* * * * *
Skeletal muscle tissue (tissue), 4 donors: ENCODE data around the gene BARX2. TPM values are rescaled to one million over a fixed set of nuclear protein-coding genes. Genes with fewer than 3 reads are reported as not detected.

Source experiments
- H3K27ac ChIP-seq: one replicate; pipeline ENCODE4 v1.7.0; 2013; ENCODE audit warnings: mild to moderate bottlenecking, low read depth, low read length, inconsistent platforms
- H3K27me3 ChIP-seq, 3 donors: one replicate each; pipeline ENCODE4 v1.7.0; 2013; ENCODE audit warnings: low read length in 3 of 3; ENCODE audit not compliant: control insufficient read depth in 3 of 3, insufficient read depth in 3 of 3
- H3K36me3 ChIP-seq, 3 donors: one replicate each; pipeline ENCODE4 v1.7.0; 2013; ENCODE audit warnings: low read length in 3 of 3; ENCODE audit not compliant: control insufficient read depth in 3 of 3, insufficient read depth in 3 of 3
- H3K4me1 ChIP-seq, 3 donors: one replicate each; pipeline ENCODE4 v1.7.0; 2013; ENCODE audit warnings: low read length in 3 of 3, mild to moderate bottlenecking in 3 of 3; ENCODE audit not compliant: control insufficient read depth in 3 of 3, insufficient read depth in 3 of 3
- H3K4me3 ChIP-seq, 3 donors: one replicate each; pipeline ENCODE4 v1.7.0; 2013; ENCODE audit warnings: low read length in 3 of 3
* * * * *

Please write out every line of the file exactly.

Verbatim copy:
Skeletal muscle tissue (tissue), 4 donors: ENCODE data around the gene BARX2. TPM values are rescaled to one million over a fixed set of nuclear protein-coding genes. Genes with fewer than 3 reads are reported as not detected.

Source experiments
- H3K27ac ChIP-seq: one replicate; pipeline ENCODE4 v1.7.0; 2013; ENCODE audit warnings: mild to moderate bottlenecking, low read depth, low read length, inconsistent platforms
- H3K27me3 ChIP-seq, 3 donors: one replicate each; pipeline ENCODE4 v1.7.0; 2013; ENCODE audit warnings: low read length in 3 of 3; ENCODE audit not compliant: control insufficient read depth in 3 of 3, insufficient read depth in 3 of 3
- H3K36me3 ChIP-seq, 3 donors: one replicate each; pipeline ENCODE4 v1.7.0; 2013; ENCODE audit warnings: low read length in 3 of 3; ENCODE audit not compliant: control insufficient read depth in 3 of 3, insufficient read depth in 3 of 3
- H3K4me1 ChIP-seq, 3 donors: one replicate each; pipeline ENCODE4 v1.7.0; 2013; ENCODE audit warnings: low read length in 3 of 3, mild to moderate bottlenecking in 3 of 3; ENCODE audit not compliant: control insufficient read depth in 3 of 3, insufficient read depth in 3 of 3
- H3K4me3 ChIP-seq, 3 donors: one replicate each; pipeline ENCODE4 v1.7.0; 2013; ENCODE audit warnings: low read length in 3 of 3